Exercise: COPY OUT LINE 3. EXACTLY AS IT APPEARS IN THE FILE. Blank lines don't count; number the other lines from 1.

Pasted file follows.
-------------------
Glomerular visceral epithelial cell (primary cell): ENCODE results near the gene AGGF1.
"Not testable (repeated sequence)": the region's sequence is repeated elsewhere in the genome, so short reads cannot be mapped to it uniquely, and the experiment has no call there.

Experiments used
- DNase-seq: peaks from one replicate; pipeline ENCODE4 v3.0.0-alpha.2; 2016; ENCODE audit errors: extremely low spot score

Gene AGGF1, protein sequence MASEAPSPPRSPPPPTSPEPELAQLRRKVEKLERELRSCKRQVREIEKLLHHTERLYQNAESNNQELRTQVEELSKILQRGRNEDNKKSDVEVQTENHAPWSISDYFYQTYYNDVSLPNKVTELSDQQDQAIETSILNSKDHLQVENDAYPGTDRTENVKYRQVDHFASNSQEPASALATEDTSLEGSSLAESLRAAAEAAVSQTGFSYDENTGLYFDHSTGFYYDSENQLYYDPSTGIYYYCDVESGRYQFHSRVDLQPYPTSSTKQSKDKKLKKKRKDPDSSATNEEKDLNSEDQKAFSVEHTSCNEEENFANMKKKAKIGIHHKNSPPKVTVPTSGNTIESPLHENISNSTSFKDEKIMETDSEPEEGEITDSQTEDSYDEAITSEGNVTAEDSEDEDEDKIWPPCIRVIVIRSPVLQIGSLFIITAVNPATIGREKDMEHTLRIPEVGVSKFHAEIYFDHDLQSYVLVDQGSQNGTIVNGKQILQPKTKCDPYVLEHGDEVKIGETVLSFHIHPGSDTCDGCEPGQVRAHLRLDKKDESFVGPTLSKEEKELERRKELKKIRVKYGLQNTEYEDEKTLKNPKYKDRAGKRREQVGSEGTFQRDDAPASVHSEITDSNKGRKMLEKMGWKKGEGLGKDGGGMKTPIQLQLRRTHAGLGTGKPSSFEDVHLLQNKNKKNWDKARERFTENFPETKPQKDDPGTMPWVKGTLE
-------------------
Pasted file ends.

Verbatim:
Experiments used